Ransomware up 62 percent since 2019

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Cybercriminals are using more sophisticated ransomware tactics and more dangerous variants, like Ryuk, to earn an easy payday. This has seen a 62 percent increase globally and a 158 percent spike in North America since 2019.

The latest Cyber Threat Report from SonicWall highlights how COVID-19 has provided threat actors with opportunities for more powerful, aggressive and numerous attacks, thriving on the fear and uncertainty of remote and mobile work forces navigating corporate networks from home.

"2020 offered a perfect storm for cybercriminals and a critical tipping point for the cyber arms race," says SonicWall's president and CEO Bill Conner. "The pandemic -- along with remote work, a charged political climate, record prices of cryptocurrency, and threat actors weaponizing cloud storage and tools -- drove the effectiveness and volume of cyberattacks to new highs. This latest threat intelligence offers a look at how cybercriminals shifted and refined their tactics, painting a picture of what they are doing amid the uncertain future that lies ahead."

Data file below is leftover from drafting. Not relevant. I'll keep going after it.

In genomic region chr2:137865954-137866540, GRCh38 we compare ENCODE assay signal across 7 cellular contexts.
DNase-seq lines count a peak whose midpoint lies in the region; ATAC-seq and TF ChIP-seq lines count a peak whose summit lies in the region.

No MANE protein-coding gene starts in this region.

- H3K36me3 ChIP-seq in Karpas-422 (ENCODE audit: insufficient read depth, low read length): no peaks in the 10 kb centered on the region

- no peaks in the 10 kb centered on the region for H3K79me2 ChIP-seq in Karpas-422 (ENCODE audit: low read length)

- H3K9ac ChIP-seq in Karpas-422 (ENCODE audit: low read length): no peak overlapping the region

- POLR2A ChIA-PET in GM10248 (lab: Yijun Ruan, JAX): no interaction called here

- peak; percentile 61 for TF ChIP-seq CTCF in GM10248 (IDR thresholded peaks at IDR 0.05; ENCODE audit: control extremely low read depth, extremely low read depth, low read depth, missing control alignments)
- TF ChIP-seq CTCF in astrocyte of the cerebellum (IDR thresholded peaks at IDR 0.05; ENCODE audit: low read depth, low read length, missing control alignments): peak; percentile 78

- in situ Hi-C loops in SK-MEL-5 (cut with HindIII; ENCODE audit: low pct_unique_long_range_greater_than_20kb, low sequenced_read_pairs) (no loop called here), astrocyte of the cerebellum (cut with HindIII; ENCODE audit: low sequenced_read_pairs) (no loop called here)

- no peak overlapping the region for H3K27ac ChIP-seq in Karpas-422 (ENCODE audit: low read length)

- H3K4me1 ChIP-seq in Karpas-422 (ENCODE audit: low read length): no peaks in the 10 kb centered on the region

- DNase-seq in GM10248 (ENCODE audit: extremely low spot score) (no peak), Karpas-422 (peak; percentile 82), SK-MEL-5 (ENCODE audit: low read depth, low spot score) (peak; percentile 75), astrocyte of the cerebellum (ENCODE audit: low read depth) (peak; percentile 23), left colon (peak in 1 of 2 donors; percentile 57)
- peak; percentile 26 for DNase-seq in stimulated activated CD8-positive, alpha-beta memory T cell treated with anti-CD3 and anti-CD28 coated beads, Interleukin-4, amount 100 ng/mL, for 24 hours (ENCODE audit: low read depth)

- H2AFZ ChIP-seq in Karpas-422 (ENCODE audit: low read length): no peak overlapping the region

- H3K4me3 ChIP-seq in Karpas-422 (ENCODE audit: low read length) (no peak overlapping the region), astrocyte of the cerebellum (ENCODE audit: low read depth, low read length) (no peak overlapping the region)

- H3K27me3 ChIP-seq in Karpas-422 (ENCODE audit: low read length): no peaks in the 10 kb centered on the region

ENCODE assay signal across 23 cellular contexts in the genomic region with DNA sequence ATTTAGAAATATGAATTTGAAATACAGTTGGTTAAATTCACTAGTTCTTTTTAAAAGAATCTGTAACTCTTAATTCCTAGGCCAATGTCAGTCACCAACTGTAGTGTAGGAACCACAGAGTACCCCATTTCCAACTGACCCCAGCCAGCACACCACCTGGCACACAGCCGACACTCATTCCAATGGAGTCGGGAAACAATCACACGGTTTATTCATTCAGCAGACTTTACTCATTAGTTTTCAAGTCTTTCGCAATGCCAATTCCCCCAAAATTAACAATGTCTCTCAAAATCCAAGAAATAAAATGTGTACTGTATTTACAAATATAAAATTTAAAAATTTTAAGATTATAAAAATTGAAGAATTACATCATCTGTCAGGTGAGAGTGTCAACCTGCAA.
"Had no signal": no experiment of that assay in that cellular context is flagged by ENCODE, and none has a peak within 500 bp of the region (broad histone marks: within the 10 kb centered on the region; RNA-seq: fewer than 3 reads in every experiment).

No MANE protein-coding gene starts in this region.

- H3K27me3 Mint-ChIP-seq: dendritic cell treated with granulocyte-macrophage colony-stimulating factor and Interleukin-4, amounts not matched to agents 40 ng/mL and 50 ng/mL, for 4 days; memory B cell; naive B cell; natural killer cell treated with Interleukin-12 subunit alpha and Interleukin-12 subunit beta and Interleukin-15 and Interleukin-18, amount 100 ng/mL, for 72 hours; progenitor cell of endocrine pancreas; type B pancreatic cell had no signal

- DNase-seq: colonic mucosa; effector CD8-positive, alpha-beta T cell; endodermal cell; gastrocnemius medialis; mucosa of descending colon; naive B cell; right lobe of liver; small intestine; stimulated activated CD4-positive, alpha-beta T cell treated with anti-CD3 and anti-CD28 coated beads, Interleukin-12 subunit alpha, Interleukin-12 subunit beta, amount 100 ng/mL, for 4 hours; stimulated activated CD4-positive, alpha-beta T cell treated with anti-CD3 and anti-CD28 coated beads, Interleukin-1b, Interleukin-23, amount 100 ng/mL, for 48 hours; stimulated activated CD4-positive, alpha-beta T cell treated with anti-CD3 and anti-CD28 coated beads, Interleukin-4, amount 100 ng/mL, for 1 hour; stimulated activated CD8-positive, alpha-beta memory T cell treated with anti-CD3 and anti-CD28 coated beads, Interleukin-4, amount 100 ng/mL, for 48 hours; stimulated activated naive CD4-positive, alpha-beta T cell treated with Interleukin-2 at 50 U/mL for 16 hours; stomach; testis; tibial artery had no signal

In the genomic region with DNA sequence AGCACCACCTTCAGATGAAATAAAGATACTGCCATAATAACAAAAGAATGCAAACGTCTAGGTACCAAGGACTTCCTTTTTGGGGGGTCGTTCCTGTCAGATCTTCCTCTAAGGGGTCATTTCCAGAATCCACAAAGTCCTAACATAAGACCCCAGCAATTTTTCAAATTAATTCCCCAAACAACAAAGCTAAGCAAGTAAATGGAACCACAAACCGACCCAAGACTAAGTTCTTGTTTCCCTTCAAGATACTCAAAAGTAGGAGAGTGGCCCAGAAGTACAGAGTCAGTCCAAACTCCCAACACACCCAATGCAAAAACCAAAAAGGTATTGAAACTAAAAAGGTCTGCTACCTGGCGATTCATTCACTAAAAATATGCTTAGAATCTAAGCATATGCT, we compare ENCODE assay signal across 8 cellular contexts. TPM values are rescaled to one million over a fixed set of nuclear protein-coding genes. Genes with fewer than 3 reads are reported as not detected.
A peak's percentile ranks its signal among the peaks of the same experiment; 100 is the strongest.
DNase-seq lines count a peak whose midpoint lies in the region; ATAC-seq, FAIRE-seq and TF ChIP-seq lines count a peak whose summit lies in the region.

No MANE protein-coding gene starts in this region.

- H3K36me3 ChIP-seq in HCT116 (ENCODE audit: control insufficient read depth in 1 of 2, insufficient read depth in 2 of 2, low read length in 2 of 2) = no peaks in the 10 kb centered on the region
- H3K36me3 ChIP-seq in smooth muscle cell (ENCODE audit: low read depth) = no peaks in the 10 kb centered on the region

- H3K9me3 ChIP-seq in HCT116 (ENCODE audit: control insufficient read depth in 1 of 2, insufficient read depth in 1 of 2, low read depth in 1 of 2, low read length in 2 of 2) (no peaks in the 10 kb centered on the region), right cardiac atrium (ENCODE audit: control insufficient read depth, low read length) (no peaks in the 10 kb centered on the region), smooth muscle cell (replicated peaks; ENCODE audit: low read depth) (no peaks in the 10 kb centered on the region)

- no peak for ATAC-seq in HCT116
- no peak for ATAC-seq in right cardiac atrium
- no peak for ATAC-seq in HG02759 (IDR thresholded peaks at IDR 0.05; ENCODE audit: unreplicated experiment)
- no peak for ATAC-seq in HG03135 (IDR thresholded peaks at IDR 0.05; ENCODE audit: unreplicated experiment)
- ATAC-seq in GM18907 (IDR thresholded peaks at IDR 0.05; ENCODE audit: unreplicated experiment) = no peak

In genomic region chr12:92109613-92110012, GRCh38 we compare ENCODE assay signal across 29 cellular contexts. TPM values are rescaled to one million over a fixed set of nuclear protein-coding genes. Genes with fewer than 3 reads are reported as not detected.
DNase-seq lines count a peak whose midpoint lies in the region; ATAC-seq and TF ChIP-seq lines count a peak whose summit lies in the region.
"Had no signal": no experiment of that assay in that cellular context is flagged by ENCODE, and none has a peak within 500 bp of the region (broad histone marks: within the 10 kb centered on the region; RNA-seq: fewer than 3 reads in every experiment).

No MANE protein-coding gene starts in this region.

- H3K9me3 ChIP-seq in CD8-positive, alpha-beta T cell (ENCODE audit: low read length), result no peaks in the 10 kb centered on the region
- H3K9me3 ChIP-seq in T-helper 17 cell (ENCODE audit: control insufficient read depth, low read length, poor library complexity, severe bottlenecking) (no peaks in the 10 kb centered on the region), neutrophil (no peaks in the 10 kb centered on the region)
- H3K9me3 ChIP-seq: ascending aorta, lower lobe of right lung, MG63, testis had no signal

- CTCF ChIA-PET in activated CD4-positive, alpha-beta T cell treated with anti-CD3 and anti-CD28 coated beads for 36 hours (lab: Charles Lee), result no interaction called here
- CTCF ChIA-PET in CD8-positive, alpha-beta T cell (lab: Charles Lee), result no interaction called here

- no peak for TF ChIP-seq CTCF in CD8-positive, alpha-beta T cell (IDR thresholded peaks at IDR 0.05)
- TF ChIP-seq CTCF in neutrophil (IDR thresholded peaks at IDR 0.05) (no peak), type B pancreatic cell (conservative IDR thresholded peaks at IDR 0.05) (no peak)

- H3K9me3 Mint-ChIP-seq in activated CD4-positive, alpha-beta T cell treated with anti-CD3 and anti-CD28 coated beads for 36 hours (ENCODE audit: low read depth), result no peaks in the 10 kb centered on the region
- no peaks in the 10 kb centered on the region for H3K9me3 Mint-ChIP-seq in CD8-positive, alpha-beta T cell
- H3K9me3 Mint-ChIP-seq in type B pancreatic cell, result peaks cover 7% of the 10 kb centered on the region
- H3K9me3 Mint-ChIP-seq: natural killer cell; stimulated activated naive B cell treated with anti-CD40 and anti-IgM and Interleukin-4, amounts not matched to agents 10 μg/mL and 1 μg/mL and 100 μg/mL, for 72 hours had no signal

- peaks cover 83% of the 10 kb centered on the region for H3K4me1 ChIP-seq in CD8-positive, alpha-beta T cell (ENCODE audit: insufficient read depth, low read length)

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Sonicwall has discovered 268,362 'never-before-seen' malware variants in 2020, a 74 percent year-on-year increase and one which echoes HP's findings reported earlier today about a rise in unknown threats.

The shift to home working has also seen a 67 percent increase in malicious Office files in 2020, while malicious PDFs dropped 22 percent. Cryptojacking has made a comeback too with a 28 percent increase.

"There is no code of conduct when it comes to cybercriminals, their methods of attacks and the selection of their targets," adds Conner. "Technology is moving at an unprecedented rate. Threats that were once thought to be two or three years away are now a reality, with do-it-yourself, cloud-based tools creating an army of cybercriminals armed with the same devastating force and impact of a nation-state or larger criminal enterprise. Organizations must remain vigilant and proactive in hardening their cybersecurity posture."

The full report is available from the Sonicwall site.

Photo credit: Ton Snoei / Shutterstock

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